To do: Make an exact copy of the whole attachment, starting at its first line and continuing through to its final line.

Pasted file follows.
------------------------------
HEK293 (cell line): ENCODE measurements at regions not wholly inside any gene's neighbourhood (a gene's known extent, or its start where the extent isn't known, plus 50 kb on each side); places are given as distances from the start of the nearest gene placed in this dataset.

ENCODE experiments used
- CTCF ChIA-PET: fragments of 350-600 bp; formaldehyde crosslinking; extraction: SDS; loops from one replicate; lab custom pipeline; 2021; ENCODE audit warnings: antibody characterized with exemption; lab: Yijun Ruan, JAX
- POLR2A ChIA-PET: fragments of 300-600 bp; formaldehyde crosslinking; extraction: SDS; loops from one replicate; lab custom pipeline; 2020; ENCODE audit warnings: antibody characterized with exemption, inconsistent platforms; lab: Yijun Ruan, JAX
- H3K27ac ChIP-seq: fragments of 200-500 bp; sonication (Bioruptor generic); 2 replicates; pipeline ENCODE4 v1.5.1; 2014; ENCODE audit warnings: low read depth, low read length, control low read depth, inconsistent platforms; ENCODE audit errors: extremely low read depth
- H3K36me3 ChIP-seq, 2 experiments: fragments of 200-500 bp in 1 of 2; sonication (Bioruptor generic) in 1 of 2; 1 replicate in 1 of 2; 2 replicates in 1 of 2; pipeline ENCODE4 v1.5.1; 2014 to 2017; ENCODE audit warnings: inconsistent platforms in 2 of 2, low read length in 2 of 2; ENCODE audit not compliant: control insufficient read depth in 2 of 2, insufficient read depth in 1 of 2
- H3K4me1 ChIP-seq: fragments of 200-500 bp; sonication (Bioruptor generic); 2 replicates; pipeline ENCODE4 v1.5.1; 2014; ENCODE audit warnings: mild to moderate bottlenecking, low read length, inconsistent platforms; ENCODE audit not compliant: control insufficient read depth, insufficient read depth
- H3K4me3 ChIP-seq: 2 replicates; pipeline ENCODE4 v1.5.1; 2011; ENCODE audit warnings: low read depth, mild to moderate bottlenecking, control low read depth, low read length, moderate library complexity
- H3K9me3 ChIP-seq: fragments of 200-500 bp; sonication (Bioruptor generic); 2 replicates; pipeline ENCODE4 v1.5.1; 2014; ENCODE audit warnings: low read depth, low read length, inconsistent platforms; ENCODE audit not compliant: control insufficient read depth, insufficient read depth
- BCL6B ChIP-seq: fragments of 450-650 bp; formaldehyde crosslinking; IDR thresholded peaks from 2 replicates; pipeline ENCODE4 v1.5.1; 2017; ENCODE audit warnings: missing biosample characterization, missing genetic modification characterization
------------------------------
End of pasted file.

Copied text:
HEK293 (cell line): ENCODE measurements at regions not wholly inside any gene's neighbourhood (a gene's known extent, or its start where the extent isn't known, plus 50 kb on each side); places are given as distances from the start of the nearest gene placed in this dataset.

ENCODE experiments used
- CTCF ChIA-PET: fragments of 350-600 bp; formaldehyde crosslinking; extraction: SDS; loops from one replicate; lab custom pipeline; 2021; ENCODE audit warnings: antibody characterized with exemption; lab: Yijun Ruan, JAX
- POLR2A ChIA-PET: fragments of 300-600 bp; formaldehyde crosslinking; extraction: SDS; loops from one replicate; lab custom pipeline; 2020; ENCODE audit warnings: antibody characterized with exemption, inconsistent platforms; lab: Yijun Ruan, JAX
- H3K27ac ChIP-seq: fragments of 200-500 bp; sonication (Bioruptor generic); 2 replicates; pipeline ENCODE4 v1.5.1; 2014; ENCODE audit warnings: low read depth, low read length, control low read depth, inconsistent platforms; ENCODE audit errors: extremely low read depth
- H3K36me3 ChIP-seq, 2 experiments: fragments of 200-500 bp in 1 of 2; sonication (Bioruptor generic) in 1 of 2; 1 replicate in 1 of 2; 2 replicates in 1 of 2; pipeline ENCODE4 v1.5.1; 2014 to 2017; ENCODE audit warnings: inconsistent platforms in 2 of 2, low read length in 2 of 2; ENCODE audit not compliant: control insufficient read depth in 2 of 2, insufficient read depth in 1 of 2
- H3K4me1 ChIP-seq: fragments of 200-500 bp; sonication (Bioruptor generic); 2 replicates; pipeline ENCODE4 v1.5.1; 2014; ENCODE audit warnings: mild to moderate bottlenecking, low read length, inconsistent platforms; ENCODE audit not compliant: control insufficient read depth, insufficient read depth
- H3K4me3 ChIP-seq: 2 replicates; pipeline ENCODE4 v1.5.1; 2011; ENCODE audit warnings: low read depth, mild to moderate bottlenecking, control low read depth, low read length, moderate library complexity
- H3K9me3 ChIP-seq: fragments of 200-500 bp; sonication (Bioruptor generic); 2 replicates; pipeline ENCODE4 v1.5.1; 2014; ENCODE audit warnings: low read depth, low read length, inconsistent platforms; ENCODE audit not compliant: control insufficient read depth, insufficient read depth
- BCL6B ChIP-seq: fragments of 450-650 bp; formaldehyde crosslinking; IDR thresholded peaks from 2 replicates; pipeline ENCODE4 v1.5.1; 2017; ENCODE audit warnings: missing biosample characterization, missing genetic modification characterization